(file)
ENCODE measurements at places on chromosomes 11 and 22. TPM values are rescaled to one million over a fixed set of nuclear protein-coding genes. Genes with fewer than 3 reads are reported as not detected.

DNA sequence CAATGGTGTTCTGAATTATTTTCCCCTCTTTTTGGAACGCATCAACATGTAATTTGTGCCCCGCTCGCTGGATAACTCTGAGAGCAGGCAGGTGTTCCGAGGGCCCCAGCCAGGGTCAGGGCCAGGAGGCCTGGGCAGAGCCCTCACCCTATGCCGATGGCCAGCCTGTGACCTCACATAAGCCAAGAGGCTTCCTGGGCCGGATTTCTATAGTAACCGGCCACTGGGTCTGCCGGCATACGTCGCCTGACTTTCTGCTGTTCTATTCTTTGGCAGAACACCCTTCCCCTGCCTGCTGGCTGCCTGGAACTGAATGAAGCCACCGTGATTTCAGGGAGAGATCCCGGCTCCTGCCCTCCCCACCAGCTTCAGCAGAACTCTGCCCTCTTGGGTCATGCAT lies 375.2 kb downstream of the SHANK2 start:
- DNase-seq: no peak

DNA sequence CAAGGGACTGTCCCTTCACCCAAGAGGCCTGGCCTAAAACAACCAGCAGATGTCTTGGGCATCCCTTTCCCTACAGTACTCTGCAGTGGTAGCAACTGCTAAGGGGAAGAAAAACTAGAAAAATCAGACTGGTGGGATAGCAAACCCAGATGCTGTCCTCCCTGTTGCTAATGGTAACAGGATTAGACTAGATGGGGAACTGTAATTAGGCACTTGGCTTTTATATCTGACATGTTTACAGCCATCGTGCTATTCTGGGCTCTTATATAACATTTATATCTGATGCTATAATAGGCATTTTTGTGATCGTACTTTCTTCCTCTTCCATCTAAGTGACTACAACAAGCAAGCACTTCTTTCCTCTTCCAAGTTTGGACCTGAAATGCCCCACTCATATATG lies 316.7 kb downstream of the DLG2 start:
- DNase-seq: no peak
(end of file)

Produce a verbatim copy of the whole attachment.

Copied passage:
ENCODE measurements at places on chromosomes 11 and 22. TPM values are rescaled to one million over a fixed set of nuclear protein-coding genes. Genes with fewer than 3 reads are reported as not detected.

DNA sequence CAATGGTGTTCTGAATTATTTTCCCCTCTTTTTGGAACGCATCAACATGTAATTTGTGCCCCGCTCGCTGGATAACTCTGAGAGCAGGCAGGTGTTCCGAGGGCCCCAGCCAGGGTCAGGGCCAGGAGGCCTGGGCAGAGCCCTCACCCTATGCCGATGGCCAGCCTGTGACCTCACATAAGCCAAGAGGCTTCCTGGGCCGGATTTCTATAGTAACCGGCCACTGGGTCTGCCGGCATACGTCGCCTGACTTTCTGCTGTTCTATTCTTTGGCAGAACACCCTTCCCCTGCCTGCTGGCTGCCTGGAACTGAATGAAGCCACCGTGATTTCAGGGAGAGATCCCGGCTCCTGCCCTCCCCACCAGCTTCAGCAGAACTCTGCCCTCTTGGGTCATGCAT lies 375.2 kb downstream of the SHANK2 start:
- DNase-seq: no peak

DNA sequence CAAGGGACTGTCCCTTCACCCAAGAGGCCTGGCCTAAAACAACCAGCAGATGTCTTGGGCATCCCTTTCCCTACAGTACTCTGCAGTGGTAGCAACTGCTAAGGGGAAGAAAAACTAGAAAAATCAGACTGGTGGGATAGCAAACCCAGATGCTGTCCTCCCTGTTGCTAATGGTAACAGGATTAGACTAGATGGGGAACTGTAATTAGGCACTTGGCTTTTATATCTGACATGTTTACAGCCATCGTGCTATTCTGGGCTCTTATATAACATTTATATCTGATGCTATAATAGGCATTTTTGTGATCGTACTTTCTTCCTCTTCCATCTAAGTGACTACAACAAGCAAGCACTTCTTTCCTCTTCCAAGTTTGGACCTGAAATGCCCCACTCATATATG lies 316.7 kb downstream of the DLG2 start:
- DNase-seq: no peak